This brings me to another touchy subject. Living in Dubai, I am amazed by the amount of work and “upgrades” people put into their Jeeps. Unlike any other 4×4, Jeep can be customized to no limits; lifts, new suspensions, oversized tires, ECU improvements, new exhaust and air intake devices, etc… I get the look issue, and the will to personalize or “decorate” your cars. But to offend a few egos here and there, I would consider upgrading your driving skills before you touch anything on a car that is perfectly capable of tackling anything thrown at it stock ! I would also argue that a lot of what is done to a car for looks and egos is most often detrimental to the car’s performance. (Don’t trust me on this or hate me over the argument, read scientific articles on aerodynamics, size, weight, performance ratios and their interactions if you find the time)

Now is the car the perfect overlanding vehicle? No. Jeeps are not designed as overland vehicles like Defenders and LandCruisers. They have a more playful, local, recreational purpose.

(As proof, the 4 door model is a fairly recent addition to the line.) As such it lacks payload capacities in comparison to others in its class, and you might want to consider traveling light in a Jeep. Before thinking about getting a roof tent, a fridge, a cooker, an extra battery and all other neat but heavy camper like additions to your “rig”, make sure you add up the numbers. The roof isn’t strong enough a structure to support extra weight. You’ll need reinforcements. The trunk storage is minimized by the roll bars and an oversized speaker. The attachment hooks for the net required to keep everything in place aren’t positioned in practical locations. All of which emphasize how this car is made for fun and games, not expeditions.
The other issue with the car is its technology. It is a very very good thing until it breaks down. Now to be honest it hardly ever does, as long as you maintain everything in proper order and respect service schedules. But those of you who venture in less civilized parts of our world, will find it much harder to get a car that sophisticated fixed by local mechanics, than a good old Land Cruiser for example. (Better know about your own car, than trust someone else who sees it as a potential headache anyway.) It’s also less forgiving with poor quality fuels. Think about removing that state of the art catalytic converter before entering countries with high sulfur fuel or it will clog and bring an extra fuel filter with you for emergencies.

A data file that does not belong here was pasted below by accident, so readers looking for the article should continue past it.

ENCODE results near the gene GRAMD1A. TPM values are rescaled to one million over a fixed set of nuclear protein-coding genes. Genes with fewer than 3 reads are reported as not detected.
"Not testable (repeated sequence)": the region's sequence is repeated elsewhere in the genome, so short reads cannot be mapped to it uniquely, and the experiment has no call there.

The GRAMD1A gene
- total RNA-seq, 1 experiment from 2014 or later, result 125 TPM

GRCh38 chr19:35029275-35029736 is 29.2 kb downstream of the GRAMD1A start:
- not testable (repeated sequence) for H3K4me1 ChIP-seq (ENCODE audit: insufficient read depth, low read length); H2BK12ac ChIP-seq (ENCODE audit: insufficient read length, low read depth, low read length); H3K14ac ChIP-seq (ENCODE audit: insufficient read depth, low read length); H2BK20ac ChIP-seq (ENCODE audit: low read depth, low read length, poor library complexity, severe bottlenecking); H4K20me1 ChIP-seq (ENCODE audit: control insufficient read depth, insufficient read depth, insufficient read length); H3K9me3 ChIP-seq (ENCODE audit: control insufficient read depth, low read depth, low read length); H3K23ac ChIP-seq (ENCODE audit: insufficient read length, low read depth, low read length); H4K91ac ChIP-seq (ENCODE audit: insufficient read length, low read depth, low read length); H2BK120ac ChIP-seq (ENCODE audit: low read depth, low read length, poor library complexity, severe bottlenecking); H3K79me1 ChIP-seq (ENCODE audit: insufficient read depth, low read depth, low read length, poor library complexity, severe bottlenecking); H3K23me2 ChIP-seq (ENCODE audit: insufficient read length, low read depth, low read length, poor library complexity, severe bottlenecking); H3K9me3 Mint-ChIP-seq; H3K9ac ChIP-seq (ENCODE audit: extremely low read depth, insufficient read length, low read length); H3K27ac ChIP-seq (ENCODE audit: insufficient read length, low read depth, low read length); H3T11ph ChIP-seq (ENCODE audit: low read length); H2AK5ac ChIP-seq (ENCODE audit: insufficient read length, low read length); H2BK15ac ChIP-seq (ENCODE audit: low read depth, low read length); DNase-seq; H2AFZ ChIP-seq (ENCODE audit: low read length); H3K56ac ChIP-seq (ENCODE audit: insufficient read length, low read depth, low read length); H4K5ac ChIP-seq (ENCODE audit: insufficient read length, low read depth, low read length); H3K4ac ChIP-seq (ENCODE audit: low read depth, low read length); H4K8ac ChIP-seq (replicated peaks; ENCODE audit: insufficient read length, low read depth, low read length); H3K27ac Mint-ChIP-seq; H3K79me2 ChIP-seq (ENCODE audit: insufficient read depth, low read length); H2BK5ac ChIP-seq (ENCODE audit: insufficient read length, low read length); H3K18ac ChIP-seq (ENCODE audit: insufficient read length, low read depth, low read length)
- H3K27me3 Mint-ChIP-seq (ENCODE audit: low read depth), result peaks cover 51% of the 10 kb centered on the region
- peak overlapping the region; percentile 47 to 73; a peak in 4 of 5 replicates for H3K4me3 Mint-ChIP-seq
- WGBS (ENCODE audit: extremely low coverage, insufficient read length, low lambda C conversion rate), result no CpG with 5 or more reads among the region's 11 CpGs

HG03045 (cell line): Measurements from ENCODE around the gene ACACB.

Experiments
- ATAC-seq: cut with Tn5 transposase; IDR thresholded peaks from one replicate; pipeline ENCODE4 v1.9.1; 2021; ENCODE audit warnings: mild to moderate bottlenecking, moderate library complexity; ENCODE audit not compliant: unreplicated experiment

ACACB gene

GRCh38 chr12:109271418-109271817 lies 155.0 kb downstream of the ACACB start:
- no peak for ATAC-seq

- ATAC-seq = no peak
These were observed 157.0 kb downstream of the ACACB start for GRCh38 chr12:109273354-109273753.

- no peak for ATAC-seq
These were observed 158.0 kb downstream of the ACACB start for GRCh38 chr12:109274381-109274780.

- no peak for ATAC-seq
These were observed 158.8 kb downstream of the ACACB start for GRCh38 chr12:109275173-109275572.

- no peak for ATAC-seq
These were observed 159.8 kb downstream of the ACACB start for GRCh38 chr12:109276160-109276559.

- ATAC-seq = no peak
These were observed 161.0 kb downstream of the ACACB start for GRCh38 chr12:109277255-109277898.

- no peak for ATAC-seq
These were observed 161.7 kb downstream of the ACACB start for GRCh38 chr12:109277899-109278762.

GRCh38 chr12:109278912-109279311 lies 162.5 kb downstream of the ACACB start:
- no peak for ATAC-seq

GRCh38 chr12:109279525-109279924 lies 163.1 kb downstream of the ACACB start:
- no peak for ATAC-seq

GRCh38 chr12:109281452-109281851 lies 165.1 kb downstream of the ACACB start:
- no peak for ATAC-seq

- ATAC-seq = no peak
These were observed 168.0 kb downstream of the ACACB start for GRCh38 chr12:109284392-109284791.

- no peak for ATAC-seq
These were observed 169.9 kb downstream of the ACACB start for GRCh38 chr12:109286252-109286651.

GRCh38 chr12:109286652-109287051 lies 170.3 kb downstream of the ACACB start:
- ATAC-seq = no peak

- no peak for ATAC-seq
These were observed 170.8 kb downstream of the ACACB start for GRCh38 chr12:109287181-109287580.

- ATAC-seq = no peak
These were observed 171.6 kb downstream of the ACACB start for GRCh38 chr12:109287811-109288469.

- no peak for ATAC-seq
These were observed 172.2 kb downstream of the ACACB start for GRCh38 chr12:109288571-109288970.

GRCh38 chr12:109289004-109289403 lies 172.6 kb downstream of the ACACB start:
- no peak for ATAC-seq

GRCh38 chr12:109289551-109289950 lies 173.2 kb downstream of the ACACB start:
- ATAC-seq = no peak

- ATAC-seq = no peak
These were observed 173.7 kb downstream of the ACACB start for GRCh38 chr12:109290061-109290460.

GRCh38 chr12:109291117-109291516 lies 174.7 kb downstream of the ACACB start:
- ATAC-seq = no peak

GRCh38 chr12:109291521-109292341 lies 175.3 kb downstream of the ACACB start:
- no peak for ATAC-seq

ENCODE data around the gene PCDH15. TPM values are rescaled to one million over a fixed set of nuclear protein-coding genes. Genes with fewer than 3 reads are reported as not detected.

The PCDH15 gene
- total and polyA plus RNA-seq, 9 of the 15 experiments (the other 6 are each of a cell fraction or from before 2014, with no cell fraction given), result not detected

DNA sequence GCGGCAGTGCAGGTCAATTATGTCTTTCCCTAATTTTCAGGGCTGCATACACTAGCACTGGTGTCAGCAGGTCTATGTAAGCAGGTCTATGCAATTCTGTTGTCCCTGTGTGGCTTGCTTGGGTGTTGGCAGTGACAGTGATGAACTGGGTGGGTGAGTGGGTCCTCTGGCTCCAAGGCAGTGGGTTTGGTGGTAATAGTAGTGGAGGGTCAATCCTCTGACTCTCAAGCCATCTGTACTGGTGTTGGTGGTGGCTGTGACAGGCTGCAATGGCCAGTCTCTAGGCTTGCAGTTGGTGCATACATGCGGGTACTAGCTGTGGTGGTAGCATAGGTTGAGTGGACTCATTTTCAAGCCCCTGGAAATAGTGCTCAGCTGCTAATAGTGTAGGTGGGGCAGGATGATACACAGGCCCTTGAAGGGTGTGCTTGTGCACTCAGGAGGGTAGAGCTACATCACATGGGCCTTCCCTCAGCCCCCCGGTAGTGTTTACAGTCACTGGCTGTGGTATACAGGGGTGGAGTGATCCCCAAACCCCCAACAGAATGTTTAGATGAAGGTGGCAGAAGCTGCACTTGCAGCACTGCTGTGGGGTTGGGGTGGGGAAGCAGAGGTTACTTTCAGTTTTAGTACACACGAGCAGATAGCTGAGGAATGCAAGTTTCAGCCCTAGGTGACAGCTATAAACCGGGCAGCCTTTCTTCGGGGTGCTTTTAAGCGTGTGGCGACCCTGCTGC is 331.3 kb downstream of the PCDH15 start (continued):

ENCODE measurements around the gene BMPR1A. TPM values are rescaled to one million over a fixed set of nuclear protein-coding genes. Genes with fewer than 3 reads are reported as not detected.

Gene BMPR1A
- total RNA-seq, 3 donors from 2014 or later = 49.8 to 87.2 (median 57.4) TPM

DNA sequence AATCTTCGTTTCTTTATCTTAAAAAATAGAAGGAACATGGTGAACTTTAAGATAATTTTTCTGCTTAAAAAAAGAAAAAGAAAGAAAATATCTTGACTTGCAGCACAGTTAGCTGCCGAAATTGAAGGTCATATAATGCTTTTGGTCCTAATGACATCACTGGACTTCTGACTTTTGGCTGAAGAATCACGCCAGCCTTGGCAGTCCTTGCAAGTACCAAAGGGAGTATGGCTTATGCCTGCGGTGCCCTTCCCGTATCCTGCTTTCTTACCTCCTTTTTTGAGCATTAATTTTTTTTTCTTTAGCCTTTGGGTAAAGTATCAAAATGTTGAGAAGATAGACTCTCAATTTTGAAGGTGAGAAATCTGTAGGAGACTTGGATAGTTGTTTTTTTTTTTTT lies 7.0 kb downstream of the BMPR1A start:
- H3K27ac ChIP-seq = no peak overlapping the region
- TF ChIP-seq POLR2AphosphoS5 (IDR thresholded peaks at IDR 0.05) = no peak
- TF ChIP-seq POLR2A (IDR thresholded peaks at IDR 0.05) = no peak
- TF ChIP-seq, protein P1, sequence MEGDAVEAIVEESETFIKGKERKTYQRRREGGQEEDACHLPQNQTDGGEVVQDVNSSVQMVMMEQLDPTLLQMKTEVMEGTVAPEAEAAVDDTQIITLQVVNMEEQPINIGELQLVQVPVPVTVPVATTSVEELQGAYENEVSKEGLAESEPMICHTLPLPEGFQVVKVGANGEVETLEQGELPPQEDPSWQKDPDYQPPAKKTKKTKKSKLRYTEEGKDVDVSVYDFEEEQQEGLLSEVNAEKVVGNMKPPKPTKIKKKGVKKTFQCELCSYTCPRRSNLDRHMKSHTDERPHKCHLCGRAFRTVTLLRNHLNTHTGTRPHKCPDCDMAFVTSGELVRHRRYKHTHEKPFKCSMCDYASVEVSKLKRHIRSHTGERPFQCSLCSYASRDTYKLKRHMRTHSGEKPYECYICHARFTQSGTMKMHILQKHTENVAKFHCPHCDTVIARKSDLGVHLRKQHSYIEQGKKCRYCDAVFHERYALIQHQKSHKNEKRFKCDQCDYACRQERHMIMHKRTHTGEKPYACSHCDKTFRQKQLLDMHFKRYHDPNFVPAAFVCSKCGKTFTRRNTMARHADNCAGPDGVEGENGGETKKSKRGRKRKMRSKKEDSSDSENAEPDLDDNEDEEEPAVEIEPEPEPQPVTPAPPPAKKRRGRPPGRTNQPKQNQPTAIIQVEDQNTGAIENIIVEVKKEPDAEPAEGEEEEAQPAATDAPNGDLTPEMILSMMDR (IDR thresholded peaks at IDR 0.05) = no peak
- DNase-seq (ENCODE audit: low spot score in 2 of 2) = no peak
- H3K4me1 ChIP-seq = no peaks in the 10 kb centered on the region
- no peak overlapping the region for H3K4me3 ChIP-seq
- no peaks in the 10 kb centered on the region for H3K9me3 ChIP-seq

Still, despite its minor “limitations”, I find it to be a perfect fit for my own needs. Because I couldn’t charge it like a mule, I travel extremely light and find myself better off that way. It’s lack of payload is compensated by a better off-road ability, which allows me to pass in places most others won’t go. It’s engine, like the rest of the car, is extremely reliable despite all the beating it takes from off-roading in some of the worst trails and weather conditions on the planet.

As much as I still get emotional when I see a Defender or an old Land Cruiser, the Jeep turned out to be the best option available to me. One that took me places I could have only dreamt of.

Want one ? here is the link to Jeep UK